From Wikipedia:Input method:
- An input method (or input method editor, commonly abbreviated as IME) is an operating system component or program that enables users to generate characters not natively available on their input devices by using sequences of characters (or mouse operations) that are natively available on their input devices. Using an input method is usually necessary for languages that have more graphemes than there are keys on the keyboard.
In very simplified terms, an IME is an application that takes Latin characters that you type on your keyboard and outputs them on your screen as non-Latin characters. The IME does this through a process called romanization, which is the transliteration of non-Latin language sounds into the Latin equivalents that most closely resemble them.
As an example, the Japanese written word for sake is
酒, also written as
さけ, and romanized as "sake". The IME's role is to act as a middleman between the keyboard and the screen, so that when we type "sake" it will intercept the keyboard's input, replace "sake" with
さけ (as chosen by us) and put the native characters on the screen instead of what we actually typed.
Input method framework
Most IMEs work as part of an input method framework (commonly abbreviated as IMF), which is an application that allows the user to easily switch between different IMEs. In fact, this is the exact same application that many of us unknowingly use everyday to switch between the different Latin keyboard layouts (e.g. English, Spanish, German, etc).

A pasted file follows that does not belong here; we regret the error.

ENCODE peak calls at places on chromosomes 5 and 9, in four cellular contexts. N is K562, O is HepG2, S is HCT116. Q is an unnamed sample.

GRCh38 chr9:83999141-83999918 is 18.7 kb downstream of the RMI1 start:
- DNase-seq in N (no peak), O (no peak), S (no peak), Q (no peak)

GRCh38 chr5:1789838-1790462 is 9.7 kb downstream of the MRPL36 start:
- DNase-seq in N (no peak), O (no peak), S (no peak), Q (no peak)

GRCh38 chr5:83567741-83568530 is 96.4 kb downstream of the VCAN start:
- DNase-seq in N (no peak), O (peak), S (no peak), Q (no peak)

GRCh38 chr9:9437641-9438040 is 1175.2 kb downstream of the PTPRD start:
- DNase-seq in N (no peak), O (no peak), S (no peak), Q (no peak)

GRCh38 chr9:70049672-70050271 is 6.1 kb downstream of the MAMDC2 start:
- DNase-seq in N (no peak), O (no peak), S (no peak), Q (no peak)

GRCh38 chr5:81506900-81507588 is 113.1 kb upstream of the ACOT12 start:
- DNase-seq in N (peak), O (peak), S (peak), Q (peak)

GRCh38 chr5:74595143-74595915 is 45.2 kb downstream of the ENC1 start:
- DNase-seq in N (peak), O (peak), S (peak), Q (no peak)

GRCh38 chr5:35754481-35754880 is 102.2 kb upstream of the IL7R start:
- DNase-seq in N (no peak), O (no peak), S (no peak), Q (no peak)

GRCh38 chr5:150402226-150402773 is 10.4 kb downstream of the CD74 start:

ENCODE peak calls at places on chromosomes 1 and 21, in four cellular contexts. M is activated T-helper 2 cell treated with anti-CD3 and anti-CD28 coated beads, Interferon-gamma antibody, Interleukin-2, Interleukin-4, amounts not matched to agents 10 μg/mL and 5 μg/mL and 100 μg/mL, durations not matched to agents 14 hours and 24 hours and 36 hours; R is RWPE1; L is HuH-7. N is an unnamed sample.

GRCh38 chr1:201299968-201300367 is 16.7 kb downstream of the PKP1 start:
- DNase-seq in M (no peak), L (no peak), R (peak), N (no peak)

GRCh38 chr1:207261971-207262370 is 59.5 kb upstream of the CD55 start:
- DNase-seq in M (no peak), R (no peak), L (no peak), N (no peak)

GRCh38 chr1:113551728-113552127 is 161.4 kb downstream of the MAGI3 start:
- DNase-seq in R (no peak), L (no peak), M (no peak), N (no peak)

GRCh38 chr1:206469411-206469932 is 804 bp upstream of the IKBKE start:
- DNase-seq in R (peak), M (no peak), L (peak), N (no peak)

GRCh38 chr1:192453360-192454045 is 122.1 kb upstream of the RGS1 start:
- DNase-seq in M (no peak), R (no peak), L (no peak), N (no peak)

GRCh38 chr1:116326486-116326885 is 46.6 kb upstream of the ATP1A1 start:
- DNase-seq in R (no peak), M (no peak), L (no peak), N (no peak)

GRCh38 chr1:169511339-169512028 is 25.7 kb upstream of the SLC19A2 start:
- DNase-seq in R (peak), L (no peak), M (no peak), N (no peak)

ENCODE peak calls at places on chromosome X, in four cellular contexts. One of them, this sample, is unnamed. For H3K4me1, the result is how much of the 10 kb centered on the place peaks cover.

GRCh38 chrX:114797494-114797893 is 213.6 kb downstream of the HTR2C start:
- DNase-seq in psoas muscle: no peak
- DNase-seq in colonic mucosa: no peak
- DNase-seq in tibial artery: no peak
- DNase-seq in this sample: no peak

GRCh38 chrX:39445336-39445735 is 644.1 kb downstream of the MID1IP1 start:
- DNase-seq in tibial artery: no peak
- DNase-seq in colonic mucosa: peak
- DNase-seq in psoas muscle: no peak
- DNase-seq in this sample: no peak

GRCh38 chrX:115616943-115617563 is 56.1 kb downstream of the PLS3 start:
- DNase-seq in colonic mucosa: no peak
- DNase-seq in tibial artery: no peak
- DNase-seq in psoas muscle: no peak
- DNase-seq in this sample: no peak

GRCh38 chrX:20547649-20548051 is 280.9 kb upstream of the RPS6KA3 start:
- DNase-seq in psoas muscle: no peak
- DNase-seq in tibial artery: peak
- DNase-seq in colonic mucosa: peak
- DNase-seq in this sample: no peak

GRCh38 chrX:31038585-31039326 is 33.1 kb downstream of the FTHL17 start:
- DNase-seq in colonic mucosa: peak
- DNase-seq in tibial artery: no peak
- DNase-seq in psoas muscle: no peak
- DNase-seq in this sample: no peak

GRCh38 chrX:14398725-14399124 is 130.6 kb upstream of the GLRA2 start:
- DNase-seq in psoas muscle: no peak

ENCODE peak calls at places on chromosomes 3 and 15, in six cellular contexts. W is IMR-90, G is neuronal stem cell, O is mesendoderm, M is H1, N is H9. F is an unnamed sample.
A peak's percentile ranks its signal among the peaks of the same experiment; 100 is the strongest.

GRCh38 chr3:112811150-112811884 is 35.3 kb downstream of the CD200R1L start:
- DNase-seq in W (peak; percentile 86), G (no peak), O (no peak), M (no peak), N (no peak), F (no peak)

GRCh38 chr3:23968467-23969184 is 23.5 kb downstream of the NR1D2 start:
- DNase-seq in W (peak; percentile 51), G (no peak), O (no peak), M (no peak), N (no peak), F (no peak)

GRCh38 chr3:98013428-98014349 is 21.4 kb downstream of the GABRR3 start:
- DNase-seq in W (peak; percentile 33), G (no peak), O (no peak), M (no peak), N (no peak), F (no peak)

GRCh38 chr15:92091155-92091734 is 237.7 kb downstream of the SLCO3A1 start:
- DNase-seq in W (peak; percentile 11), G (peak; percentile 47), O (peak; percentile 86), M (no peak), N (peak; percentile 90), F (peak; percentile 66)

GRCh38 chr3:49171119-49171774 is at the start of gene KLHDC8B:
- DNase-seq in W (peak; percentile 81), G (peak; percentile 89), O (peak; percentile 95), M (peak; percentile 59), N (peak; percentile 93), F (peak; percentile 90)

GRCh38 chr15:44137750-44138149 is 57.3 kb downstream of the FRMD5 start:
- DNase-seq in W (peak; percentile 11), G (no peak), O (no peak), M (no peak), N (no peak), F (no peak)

The most common, most diverse and most well supported input method frameworks are Fcitx (mostly used in KDE and other Qt-based environments) and IBus (mostly used in GNOME and other GTK-based environments). Less common ones include Uim, Scim, Hime, Gcin and Nimf. Additionally, Emacs is a very popular text editor that contains its own internal IMF.
List of available input method editors
The following table shows the IMEs for the various languages currently available in the Arch repositories and the AUR.
In order for your desktop environment to properly register an installed input method framework as available and assign it to handle user input, a set of environment variables must be configured accordingly. A good place to do so is
See also Fcitx for more information.
GTK_IM_MODULE=fcitx QT_IM_MODULE=fcitx XMODIFIERS=@im=fcitx
See also IBus for more information.
GTK_IM_MODULE=ibus QT_IM_MODULE=ibus XMODIFIERS=@im=ibus
See also Uim for more information.
GTK_IM_MODULE=uim QT_IM_MODULE=uim XMODIFIERS=@im=uim
According to this Fcitx wiki entry, "in some case, including emacs and java. Emacs has a historical bug, that under en_US.UTF-8 or similar locale, it will never use XIM (Though emacs is a gtk app, it use XIM). The only way to walkaround this is to use LC_CTYPE to fix this."
See also Scim for more information.
GTK_IM_MODULE=scim QT_IM_MODULE=scim XMODIFIERS=@im=scim